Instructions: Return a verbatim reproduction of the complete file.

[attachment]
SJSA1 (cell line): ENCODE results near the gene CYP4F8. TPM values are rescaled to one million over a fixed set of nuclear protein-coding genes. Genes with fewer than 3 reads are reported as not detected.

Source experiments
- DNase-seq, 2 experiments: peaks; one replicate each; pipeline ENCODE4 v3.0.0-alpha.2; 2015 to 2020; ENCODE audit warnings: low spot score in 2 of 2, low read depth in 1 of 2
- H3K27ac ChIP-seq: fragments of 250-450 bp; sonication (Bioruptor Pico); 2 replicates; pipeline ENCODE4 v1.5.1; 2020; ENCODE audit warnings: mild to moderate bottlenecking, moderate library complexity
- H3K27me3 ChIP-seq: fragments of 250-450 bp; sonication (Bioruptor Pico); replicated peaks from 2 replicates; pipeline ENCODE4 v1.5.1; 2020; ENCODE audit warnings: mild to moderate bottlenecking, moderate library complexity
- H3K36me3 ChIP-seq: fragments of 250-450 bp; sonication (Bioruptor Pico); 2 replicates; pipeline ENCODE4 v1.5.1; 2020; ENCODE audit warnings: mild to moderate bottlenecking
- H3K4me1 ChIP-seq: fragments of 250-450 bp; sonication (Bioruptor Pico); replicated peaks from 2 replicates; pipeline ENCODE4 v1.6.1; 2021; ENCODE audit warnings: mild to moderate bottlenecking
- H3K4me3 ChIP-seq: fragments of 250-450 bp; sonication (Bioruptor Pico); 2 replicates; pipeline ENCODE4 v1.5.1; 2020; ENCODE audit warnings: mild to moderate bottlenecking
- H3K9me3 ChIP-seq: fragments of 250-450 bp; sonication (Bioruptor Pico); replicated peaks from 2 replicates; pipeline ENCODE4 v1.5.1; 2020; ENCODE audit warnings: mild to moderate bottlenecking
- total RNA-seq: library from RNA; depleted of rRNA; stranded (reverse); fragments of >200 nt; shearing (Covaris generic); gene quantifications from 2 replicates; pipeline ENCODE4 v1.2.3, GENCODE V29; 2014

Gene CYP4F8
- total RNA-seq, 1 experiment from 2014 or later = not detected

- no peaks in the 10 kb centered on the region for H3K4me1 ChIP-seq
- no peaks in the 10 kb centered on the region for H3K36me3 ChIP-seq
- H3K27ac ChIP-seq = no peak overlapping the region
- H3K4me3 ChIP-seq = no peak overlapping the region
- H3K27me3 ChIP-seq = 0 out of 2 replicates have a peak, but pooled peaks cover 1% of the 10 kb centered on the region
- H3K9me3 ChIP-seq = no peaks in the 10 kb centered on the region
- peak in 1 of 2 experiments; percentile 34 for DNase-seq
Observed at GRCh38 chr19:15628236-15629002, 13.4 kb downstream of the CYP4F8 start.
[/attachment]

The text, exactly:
SJSA1 (cell line): ENCODE results near the gene CYP4F8. TPM values are rescaled to one million over a fixed set of nuclear protein-coding genes. Genes with fewer than 3 reads are reported as not detected.

Source experiments
- DNase-seq, 2 experiments: peaks; one replicate each; pipeline ENCODE4 v3.0.0-alpha.2; 2015 to 2020; ENCODE audit warnings: low spot score in 2 of 2, low read depth in 1 of 2
- H3K27ac ChIP-seq: fragments of 250-450 bp; sonication (Bioruptor Pico); 2 replicates; pipeline ENCODE4 v1.5.1; 2020; ENCODE audit warnings: mild to moderate bottlenecking, moderate library complexity
- H3K27me3 ChIP-seq: fragments of 250-450 bp; sonication (Bioruptor Pico); replicated peaks from 2 replicates; pipeline ENCODE4 v1.5.1; 2020; ENCODE audit warnings: mild to moderate bottlenecking, moderate library complexity
- H3K36me3 ChIP-seq: fragments of 250-450 bp; sonication (Bioruptor Pico); 2 replicates; pipeline ENCODE4 v1.5.1; 2020; ENCODE audit warnings: mild to moderate bottlenecking
- H3K4me1 ChIP-seq: fragments of 250-450 bp; sonication (Bioruptor Pico); replicated peaks from 2 replicates; pipeline ENCODE4 v1.6.1; 2021; ENCODE audit warnings: mild to moderate bottlenecking
- H3K4me3 ChIP-seq: fragments of 250-450 bp; sonication (Bioruptor Pico); 2 replicates; pipeline ENCODE4 v1.5.1; 2020; ENCODE audit warnings: mild to moderate bottlenecking
- H3K9me3 ChIP-seq: fragments of 250-450 bp; sonication (Bioruptor Pico); replicated peaks from 2 replicates; pipeline ENCODE4 v1.5.1; 2020; ENCODE audit warnings: mild to moderate bottlenecking
- total RNA-seq: library from RNA; depleted of rRNA; stranded (reverse); fragments of >200 nt; shearing (Covaris generic); gene quantifications from 2 replicates; pipeline ENCODE4 v1.2.3, GENCODE V29; 2014

Gene CYP4F8
- total RNA-seq, 1 experiment from 2014 or later = not detected

- no peaks in the 10 kb centered on the region for H3K4me1 ChIP-seq
- no peaks in the 10 kb centered on the region for H3K36me3 ChIP-seq
- H3K27ac ChIP-seq = no peak overlapping the region
- H3K4me3 ChIP-seq = no peak overlapping the region
- H3K27me3 ChIP-seq = 0 out of 2 replicates have a peak, but pooled peaks cover 1% of the 10 kb centered on the region
- H3K9me3 ChIP-seq = no peaks in the 10 kb centered on the region
- peak in 1 of 2 experiments; percentile 34 for DNase-seq
Observed at GRCh38 chr19:15628236-15629002, 13.4 kb downstream of the CYP4F8 start.